Chuang, Huey-Ru ; Kuo, Hsin Chih ; Chou, Chien Chang. / A Simple Muscle-sphere Model to Approximate the Radar Cross Section of the Man Heart for Vital-Signs Detection Range Problem At Different RF Frequencies. IEEE MTT-S 2019 International Microwave Biomedical Conference, IMBioC 2019 - Proceedings. Institute of Electrical and Electronics Engineers Inc., 2019. (IEEE MTT-S 2019 International Microwave Biomedical Conference, IMBioC 2019 - Proceedings).
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abstract = "The Doppler radar for noncontact human vital-signs sensing have been reported extensively. In order to investigate the frequency effect on the detection performance of the vital signs, the muscle sphere is used to emulate the human heart organ to compute the scattering field of the incident wave radiated from the Doppler radar. The radar cross section (RCS) can then be calculated from the receiving power by radar equation. In the validated experimental measurement, a pig heart (to simulate the human heart) is used to measure the receiving power. RCS and compare with the computed value at 60 GHz. The receiving power of the Doppler radar can then be calculated from the radar equation at different frequencies. From the theoretical upper bound value of the antenna gain (under the fixed antenna size), by observing the simulated receiving-power comparison, it is found that the Doppler radar can receive more reflected power (from the spherical muscle sphere) for the higher carrier frequency (up to 60 GHz) which may have a better vital-signs sensing performance.",
author = "Huey-Ru Chuang and Kuo, {Hsin Chih} and Chou, {Chien Chang}",
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Chuang, H-R, Kuo, HC & Chou, CC 2019, A Simple Muscle-sphere Model to Approximate the Radar Cross Section of the Man Heart for Vital-Signs Detection Range Problem At Different RF Frequencies. in IEEE MTT-S 2019 International Microwave Biomedical Conference, IMBioC 2019 - Proceedings., 8777913, IEEE MTT-S 2019 International Microwave Biomedical Conference, IMBioC 2019 - Proceedings, Institute of Electrical and Electronics Engineers Inc., 2019 IEEE MTT-S International Microwave Biomedical Conference, IMBioC 2019, Nanjing, China, 19-05-06. https://doi.org/10.1109/IMBIOC.2019.8777913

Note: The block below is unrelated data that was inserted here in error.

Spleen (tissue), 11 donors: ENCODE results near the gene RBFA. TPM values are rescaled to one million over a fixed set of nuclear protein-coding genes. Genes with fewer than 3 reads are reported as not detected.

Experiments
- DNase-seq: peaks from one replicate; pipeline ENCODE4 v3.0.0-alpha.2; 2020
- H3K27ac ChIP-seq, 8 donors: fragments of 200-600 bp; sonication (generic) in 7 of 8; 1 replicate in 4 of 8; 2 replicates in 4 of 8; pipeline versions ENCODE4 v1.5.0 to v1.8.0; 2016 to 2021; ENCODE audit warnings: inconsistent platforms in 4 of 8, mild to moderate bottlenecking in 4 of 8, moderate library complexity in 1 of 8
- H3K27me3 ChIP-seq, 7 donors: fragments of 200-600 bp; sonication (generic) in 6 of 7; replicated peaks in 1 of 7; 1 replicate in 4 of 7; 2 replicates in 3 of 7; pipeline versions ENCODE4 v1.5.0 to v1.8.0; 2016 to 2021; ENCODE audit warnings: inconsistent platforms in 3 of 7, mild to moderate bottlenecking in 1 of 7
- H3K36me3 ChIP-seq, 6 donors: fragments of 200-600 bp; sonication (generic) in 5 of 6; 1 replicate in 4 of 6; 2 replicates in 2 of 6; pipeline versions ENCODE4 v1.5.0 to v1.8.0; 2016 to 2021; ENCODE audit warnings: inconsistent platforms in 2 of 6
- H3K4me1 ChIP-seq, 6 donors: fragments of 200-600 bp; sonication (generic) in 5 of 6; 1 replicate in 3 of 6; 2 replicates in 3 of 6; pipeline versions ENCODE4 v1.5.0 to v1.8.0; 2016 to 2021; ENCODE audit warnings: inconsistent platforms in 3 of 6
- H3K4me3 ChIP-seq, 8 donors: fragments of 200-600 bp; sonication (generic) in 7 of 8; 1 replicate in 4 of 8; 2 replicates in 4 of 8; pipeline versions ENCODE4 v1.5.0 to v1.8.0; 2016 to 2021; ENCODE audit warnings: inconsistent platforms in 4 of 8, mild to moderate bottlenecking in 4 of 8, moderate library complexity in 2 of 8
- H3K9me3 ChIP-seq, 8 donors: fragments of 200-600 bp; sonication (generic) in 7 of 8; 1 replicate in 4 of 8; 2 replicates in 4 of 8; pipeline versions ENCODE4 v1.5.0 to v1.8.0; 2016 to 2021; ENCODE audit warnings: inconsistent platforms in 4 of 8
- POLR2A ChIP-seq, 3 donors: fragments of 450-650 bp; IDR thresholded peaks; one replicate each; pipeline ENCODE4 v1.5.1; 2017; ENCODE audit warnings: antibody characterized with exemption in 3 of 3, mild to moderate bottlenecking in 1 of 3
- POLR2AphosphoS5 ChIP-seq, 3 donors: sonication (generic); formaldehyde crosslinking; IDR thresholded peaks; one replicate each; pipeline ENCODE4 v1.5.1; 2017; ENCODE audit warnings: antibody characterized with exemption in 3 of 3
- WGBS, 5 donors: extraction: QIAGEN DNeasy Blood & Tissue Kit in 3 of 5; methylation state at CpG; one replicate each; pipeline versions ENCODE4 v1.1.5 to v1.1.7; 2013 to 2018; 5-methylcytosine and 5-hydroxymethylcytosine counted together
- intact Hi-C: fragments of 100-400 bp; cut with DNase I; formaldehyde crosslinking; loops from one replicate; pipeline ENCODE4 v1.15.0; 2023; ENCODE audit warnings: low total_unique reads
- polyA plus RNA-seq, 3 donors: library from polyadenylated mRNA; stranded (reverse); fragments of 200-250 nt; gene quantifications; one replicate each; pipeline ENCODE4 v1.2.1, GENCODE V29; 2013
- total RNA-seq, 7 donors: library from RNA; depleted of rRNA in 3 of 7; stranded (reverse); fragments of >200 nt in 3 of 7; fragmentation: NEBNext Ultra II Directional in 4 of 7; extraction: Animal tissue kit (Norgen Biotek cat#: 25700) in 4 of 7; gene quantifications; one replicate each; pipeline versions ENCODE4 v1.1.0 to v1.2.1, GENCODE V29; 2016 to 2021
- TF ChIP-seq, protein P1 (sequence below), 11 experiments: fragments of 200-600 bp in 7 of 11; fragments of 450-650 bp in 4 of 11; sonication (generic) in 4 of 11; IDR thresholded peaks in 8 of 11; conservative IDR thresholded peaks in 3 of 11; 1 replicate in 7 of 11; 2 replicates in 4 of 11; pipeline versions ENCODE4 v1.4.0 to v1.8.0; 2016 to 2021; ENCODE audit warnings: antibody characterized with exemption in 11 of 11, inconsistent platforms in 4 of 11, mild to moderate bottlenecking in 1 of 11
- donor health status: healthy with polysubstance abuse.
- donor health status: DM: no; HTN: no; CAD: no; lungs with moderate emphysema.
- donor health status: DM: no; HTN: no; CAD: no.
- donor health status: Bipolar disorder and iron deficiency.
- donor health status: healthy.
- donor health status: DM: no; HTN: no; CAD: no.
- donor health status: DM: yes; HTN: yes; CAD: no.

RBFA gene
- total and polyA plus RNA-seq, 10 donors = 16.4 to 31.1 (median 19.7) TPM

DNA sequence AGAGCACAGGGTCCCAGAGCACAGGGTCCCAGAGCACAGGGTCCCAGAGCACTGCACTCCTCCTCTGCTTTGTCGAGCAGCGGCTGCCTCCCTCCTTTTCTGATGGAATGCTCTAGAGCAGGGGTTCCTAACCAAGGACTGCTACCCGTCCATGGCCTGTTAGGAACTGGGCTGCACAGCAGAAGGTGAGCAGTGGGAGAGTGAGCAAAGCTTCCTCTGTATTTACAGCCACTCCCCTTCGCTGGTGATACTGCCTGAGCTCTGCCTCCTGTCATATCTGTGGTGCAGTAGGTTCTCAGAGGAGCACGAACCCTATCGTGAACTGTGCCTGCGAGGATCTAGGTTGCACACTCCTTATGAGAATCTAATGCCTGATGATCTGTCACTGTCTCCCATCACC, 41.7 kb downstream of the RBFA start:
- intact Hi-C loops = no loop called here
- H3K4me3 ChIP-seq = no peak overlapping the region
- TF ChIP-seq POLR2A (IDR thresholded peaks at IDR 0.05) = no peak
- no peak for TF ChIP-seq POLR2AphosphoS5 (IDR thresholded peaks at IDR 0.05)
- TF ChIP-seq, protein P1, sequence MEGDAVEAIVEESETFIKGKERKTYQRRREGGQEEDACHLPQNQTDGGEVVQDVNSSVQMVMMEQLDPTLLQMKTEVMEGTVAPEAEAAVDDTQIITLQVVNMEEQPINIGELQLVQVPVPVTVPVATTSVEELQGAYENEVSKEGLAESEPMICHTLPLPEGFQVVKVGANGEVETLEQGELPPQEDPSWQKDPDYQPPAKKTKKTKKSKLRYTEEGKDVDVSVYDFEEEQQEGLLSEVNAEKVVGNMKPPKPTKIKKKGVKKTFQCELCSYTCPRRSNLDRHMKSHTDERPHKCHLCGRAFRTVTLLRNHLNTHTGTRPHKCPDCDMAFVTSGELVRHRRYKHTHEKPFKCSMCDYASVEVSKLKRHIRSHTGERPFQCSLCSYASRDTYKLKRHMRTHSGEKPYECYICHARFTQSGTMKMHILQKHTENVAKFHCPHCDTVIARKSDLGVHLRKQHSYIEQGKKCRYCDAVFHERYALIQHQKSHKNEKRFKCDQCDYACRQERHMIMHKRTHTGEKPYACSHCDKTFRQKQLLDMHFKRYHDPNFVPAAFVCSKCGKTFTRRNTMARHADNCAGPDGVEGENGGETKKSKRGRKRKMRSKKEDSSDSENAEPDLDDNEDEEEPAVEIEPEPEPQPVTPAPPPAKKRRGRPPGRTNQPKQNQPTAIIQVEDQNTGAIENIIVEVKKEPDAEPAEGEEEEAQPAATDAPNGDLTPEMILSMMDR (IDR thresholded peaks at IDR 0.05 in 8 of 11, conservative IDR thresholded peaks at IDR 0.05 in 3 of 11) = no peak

A Simple Muscle-sphere Model to Approximate the Radar Cross Section of the Man Heart for Vital-Signs Detection Range Problem At Different RF Frequencies. / Chuang, Huey-Ru; Kuo, Hsin Chih; Chou, Chien Chang.

IEEE MTT-S 2019 International Microwave Biomedical Conference, IMBioC 2019 - Proceedings. Institute of Electrical and Electronics Engineers Inc., 2019. 8777913 (IEEE MTT-S 2019 International Microwave Biomedical Conference, IMBioC 2019 - Proceedings).

Research output: Chapter in Book/Report/Conference proceedingConference contribution

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Chuang H-R, Kuo HC, Chou CC. A Simple Muscle-sphere Model to Approximate the Radar Cross Section of the Man Heart for Vital-Signs Detection Range Problem At Different RF Frequencies. In IEEE MTT-S 2019 International Microwave Biomedical Conference, IMBioC 2019 - Proceedings. Institute of Electrical and Electronics Engineers Inc. 2019. 8777913. (IEEE MTT-S 2019 International Microwave Biomedical Conference, IMBioC 2019 - Proceedings). https://doi.org/10.1109/IMBIOC.2019.8777913